could assure the hon. and learned Attorney-General that there was no desire, either on his part or on the part of those hon. Members with whom he acted, to perpetuate the misrule of charitable trustees. All they desired was, that this should be a fair Bill, and that it should provide that charities should be fairly administered. He protested against a measure of so much importance being i brought on at so late a period of the Session, when it was impossible that it could receive that full and calm consideration which it required.

Colonel Sibthorp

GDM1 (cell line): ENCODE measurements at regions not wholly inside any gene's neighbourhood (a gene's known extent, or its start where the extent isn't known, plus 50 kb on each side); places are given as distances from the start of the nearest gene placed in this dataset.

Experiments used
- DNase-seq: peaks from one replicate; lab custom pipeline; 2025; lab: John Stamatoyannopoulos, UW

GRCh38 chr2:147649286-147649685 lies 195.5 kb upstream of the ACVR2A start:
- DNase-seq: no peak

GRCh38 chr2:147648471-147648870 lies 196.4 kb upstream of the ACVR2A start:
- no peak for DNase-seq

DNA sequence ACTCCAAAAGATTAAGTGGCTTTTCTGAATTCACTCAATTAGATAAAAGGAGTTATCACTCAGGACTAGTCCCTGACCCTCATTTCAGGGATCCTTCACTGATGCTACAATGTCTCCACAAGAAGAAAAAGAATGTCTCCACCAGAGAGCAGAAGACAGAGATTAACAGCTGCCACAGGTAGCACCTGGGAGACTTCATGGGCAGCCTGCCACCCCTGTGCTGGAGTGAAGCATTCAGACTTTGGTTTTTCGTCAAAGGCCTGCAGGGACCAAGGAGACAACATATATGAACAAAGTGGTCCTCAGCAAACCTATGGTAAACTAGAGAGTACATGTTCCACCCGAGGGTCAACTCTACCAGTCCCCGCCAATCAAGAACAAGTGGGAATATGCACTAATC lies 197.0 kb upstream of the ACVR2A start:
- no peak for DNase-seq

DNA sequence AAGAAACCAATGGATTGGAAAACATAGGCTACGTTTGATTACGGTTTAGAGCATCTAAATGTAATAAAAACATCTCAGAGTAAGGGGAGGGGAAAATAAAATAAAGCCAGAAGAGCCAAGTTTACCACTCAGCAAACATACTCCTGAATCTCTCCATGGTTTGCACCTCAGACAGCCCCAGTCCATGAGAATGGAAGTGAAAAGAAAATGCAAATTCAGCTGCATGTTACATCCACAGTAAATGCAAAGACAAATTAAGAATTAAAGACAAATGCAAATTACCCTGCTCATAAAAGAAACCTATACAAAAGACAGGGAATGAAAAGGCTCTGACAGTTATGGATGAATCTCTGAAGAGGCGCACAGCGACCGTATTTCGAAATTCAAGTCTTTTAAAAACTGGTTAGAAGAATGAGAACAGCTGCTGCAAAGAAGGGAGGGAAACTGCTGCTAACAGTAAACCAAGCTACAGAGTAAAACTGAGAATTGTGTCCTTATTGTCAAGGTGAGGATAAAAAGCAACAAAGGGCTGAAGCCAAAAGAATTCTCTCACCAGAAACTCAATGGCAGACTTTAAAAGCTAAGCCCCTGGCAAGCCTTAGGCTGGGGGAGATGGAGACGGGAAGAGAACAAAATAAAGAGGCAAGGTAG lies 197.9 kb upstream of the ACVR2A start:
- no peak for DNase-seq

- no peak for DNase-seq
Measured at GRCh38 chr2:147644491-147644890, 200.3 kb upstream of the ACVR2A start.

had come down to the House with the intention of voting that the further consideration of this Re- port be deferred till this day three months, and he had heard no argument sufficient to induce him to alter his opinion. He would therefore move that the Report be received that day three months.

Mr. George F. Young

said, that the professed object of the Bill was to relieve charitable trustees from being swayed by political influence, if the Bill had that effect, he certainly should have felt bound to support it. He regretted that after the most attentive consideration which he had given to the Bill itself, and to the arguments of hon. Members on the Ministerial side of the House, he found himself quite unable to come to such a conclusion. He felt, therefore, bound to oppose the ill.

Mr. Vernon Smith